It's Valentine's Day tomorrow, so the Chronicle checked out how romance was faring in the River City.
Some Whanganui people are likely to receive flowers from unknown admirers on Valentine's Day, Flower Room owner Nichola McMullen says.
"A lot of people still send anonymously. They will send the flowers, with a card, without saying who it's from."
When that happens the receivers sometimes ring her shop to ask who sent them.
"It's completely confidential. We can't tell them," she said.
Red roses are the most traditional gift of love. A single one, wrapped with greenery, costs $20 and a dozen cost $120. Also popular are "romantic bouquets" and posies in a gift bag.
The most unusual flower order Ms McMullen can remember was by someone who wanted a red rose for every year of marriage - for a 60th wedding anniversary.
Valentine's Day is a busy time for the Whanganui store - almost as busy as Mothers' Day. Ms McMullen's partner could be out delivering as many as 100 bunches of flowers on February 14.
She encourages people to pre-order, but said some buyers made spontaneous last-minute decisions.
The buyers aren't always men either.
"Women buy flowers as well, because we can do them up with manly wrap and make them look masculine."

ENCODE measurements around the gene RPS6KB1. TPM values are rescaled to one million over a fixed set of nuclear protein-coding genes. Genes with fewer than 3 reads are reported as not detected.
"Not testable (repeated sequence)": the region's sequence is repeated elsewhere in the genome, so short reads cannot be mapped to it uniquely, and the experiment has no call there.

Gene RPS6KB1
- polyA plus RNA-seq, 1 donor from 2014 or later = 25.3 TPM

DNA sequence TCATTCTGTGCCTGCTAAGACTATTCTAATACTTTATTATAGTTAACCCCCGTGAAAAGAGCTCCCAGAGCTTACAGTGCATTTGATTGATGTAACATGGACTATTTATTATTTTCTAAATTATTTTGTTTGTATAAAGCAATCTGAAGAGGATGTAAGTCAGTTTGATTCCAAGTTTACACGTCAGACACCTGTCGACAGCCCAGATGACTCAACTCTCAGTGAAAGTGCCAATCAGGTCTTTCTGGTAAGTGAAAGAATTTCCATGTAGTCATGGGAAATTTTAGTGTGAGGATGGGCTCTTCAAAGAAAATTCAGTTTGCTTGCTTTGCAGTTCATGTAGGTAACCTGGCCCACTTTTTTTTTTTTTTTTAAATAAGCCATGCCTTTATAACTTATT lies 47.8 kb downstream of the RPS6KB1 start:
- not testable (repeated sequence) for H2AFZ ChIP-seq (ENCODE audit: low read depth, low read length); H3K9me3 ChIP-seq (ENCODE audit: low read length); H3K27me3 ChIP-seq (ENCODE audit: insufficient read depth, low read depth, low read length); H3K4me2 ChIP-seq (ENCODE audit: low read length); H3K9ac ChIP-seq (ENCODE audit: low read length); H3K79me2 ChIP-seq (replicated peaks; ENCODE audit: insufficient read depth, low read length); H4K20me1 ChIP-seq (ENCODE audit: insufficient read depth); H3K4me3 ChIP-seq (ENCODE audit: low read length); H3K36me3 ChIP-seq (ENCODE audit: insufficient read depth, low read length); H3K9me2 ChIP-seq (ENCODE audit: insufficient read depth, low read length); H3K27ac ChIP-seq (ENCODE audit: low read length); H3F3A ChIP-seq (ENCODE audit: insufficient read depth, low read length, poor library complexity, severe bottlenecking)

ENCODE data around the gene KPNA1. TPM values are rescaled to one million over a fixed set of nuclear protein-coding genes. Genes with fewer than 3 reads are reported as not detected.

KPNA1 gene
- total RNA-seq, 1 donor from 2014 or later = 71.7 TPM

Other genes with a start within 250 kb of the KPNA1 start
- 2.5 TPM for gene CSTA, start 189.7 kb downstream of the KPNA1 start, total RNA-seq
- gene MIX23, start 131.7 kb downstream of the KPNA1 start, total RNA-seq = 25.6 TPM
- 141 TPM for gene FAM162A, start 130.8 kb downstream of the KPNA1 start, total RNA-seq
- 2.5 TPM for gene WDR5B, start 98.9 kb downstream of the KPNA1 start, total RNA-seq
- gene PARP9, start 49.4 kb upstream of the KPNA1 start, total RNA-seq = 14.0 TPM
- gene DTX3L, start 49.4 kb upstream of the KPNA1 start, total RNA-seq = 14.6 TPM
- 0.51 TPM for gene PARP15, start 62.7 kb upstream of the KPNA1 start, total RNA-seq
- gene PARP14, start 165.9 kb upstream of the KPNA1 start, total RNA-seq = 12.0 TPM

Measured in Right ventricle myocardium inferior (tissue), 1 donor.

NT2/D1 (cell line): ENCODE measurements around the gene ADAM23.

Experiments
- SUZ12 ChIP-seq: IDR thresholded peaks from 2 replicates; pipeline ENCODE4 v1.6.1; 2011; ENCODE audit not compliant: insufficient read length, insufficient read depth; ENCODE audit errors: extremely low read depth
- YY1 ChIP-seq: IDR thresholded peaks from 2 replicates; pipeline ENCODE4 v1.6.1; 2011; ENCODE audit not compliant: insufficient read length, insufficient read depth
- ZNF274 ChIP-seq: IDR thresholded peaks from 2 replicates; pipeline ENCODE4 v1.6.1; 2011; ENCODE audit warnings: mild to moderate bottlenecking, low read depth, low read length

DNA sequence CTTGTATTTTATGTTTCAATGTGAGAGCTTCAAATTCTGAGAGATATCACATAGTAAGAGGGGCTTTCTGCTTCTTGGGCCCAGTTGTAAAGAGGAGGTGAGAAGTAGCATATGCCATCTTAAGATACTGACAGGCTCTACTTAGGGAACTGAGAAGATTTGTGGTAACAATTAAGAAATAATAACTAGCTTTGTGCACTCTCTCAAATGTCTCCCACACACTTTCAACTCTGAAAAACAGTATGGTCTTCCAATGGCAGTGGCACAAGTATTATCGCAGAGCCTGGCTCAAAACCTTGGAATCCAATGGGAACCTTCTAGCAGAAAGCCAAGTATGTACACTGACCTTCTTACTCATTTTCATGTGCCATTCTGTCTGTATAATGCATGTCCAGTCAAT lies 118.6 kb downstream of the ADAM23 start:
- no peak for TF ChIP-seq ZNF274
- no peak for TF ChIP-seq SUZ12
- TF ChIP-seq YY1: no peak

Giving or sending a card is another way people show their affection.
"You get your romantics that walk through the door and want to spoil the person that they care about," Paige's Book Gallery literary consultant Rochelle Handley said.
She'd like to video people as they choose cards, and show the videos to the objects of their affection.
"They care about what they're choosing, and they put thought into it. Romance hasn't died."
The buyers can be men or women of any age.
Valentine's Day cards are selling well at Whanganui's Paper Plus, manager Wendy Heibner said, also to all sorts of people.
"Right at the last minute men come in and panic and buy.There's a lot of older men that have been in and bought them."